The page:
Coming attractions: Centenary (La.)

Yesterday the Centenary College Board of Trustees voted to “reposition” the Louisiana-based school from Division I to Division III in two years. Until then the Ladies and Gents (great nicknames) sports teams will compete in Division I’s Summit League.

We’ve been following this story on the Daily Dose this summer. Check out earlier posts including some very insightful commentary from Ralph Turner.

The Case for Centenary (La.) and Division III

20 thoughts on “Coming attractions: Centenary (La.)

  1. To Centenary: Welcome aboard!

    I think it would be hard to argue that Centenary fits in better anywhere but Division III, with 854 full-time undergraduates. I believe it’s been on the record that Centenary has met with the American Southwest Conference and was expecting to meet with the Southern Collegiate Athletics Conference. The ASC is a perfect fit because it has just seven schools in its East Division, where Louisiana College and others already reside.

    It will be interesting to see if Centenary chooses to add football and boost its enrollment that way. That’s a strategy that has worked elsewhere. Although football carries with it start-up costs, you can literally grow by 200 students very quickly and make that back in tuition costs.

  2. YES!

    Welcome to D-III, Centenary!

    You don’t know how much you are wanted in this part of the country!

    Centenary provides another great liberal arts option for student-athletes in this part of the country.

    Your travel savings alone will be incredible, and your student-athletes can have a great experience.

  3. Is there any lower form of human communication than the comments section on a newspaper web site? Things are heated over at the Shreveport Times web site.

  4. Here is the aforementioned coverage by the Shreveport (La.) Times.

    It includes this snippet:

    “Getting into Division III won’t be as easy as saying they’d like to do so. The NCAA must approve the move and only allows about four schools per year to make the move, according to sources. It helps speed the move with conference affiliation, but the Southern Collegiate Athletic Conference has already rejected Centenary and one of the Centenary trustee committees voted to spurn a membership offer to join the American Southwest Conference, which includes Louisiana College and ETBU.”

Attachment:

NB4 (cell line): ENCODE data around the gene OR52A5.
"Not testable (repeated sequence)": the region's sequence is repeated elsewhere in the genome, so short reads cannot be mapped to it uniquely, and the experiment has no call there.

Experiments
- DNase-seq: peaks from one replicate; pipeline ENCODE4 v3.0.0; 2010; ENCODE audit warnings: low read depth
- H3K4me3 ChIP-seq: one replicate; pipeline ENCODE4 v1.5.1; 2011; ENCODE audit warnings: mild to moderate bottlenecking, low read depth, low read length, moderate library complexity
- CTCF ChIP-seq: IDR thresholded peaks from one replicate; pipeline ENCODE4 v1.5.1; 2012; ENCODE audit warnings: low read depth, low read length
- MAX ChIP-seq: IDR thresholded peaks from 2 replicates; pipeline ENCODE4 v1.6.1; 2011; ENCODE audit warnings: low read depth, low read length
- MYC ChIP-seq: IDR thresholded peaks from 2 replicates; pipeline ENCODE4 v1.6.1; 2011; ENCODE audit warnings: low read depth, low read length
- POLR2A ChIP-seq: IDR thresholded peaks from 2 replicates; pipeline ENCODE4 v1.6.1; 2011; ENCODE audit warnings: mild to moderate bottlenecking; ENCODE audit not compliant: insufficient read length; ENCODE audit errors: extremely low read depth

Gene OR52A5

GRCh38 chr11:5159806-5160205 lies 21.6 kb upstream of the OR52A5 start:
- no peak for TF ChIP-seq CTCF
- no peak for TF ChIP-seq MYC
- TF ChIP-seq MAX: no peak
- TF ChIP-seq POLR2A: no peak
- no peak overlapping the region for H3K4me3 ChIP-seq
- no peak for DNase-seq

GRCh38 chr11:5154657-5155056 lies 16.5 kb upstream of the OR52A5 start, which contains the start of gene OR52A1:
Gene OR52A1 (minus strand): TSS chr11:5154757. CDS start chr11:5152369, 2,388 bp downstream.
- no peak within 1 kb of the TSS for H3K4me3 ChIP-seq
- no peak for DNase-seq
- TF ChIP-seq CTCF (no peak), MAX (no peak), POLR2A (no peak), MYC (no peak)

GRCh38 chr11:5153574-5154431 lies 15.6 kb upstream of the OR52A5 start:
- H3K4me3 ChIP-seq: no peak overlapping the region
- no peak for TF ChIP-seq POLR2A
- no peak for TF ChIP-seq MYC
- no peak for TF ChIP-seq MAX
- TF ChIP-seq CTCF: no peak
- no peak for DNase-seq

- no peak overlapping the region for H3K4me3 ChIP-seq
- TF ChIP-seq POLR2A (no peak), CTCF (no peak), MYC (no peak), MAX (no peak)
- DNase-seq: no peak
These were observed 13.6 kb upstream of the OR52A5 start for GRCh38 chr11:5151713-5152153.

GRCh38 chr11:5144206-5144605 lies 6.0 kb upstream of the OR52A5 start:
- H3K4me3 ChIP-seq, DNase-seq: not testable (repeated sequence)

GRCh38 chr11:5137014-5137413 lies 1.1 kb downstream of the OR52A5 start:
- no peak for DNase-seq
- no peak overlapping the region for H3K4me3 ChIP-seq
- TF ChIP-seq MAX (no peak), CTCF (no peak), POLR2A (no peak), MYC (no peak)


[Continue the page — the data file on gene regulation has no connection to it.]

While I’m glad to have another school in Division III, I understand the difficulty that others in the school’s community are having with the decision. Economics have forced a lot of places to make painful choices, whether its Centenary moving to D3 or Colorado College cutting football.

  5. Associated Press story from Baton Rouge…

    “The move to Division III athletics is just one small part of a much larger plan to reposition Centenary College for future long-term health and stability,” said Ed Crawford, the board’s acting chairman. …”

    Basketball prospects were not good at Centenary in D-1.

    “Even though it will compete in Division I this season, Centenary’s basketball team will not be able to vie for a national championship. The team was banned this spring from postseason play because of poor Academic Progress Rate scores. …”

    And it is possible that it could have gotten worse in 2009-10.

    “Next year, schools with four straight years of poor scores could face the NCAA’s most severe penalty, restricted Division I membership for the entire athletic department.

    As a result of the APR scores, Centenary also was banned from playing in the 2008-09 season-ending conference tournament.”

    And, it is just not athletics that is undergoing the reassessment.

    “Crawford said the board also endorsed other restructuring proposals including:

    — establishing a vice president of enrollment management to concentrate on the overall design and implementation of the college’s enrollment and retention strategies

    — increasing the budget for student life in each of the next five years to work toward the completion of special projects such as residence hall renovations and a Greek Village

    — restructuring academic programs to reduce the number of under-utilized majors.”

  6. Good comments on the SCAC message board by SCAC/Trinity alum Ron Boerger.

    The SCAC doesn’t have to jump yet to accept Centenary’s invitation. Any appeal to a conference could be made spring 2011 or 2012, and Centenary will not be ready to have a D-III playoff game until 2015-16. As for Centenary’s prosects of having a playoff game in D-1, there were ominous signs that that might have happened due to sanctions arising from its poor Academic Progress Report.